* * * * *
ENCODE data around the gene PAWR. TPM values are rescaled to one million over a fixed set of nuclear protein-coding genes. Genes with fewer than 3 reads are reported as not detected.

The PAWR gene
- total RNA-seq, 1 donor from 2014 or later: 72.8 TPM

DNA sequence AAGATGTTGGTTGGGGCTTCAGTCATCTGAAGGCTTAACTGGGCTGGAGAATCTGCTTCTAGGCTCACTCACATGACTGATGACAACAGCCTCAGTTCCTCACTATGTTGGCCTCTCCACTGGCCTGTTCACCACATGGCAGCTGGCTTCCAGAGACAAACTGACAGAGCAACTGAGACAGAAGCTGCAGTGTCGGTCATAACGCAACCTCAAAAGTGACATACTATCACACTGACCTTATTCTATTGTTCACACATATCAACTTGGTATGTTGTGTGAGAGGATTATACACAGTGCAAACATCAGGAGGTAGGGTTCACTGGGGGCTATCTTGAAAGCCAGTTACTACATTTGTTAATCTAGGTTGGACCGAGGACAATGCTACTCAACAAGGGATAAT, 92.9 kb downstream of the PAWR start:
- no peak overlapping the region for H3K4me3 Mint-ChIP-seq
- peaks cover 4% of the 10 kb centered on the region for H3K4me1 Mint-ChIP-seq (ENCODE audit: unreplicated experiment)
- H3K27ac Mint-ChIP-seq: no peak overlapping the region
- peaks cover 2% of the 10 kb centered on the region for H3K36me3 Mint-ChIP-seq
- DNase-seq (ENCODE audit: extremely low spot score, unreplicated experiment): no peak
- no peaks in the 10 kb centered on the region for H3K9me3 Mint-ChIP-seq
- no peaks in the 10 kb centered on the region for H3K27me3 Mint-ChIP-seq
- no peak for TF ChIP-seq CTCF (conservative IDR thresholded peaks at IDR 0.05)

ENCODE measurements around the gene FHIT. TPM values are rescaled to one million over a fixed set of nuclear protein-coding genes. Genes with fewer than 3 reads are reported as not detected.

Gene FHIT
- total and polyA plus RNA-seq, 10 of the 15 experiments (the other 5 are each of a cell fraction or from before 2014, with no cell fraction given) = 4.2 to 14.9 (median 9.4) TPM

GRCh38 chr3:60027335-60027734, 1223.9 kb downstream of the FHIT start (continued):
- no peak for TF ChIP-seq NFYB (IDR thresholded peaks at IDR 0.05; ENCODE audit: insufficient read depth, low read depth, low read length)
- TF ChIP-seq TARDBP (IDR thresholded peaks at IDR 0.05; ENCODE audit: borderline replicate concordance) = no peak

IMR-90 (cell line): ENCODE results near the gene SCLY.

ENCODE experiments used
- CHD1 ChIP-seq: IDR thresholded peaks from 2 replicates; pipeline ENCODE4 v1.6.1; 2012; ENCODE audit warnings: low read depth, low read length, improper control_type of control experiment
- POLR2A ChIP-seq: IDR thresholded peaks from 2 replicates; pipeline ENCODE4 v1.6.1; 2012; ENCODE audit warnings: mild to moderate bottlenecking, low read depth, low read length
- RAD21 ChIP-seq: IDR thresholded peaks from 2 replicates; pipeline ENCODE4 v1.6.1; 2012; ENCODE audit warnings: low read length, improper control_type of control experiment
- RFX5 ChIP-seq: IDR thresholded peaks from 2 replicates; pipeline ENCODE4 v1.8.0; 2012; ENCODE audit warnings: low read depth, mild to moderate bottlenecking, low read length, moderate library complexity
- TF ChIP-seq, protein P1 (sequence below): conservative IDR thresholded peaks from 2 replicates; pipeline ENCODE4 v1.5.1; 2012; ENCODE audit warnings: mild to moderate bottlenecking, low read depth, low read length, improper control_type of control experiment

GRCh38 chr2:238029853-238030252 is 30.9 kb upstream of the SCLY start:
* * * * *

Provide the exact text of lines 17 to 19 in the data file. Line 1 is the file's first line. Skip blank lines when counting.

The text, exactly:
- no peak for TF ChIP-seq NFYB (IDR thresholded peaks at IDR 0.05; ENCODE audit: insufficient read depth, low read depth, low read length)
- TF ChIP-seq TARDBP (IDR thresholded peaks at IDR 0.05; ENCODE audit: borderline replicate concordance) = no peak

IMR-90 (cell line): ENCODE results near the gene SCLY.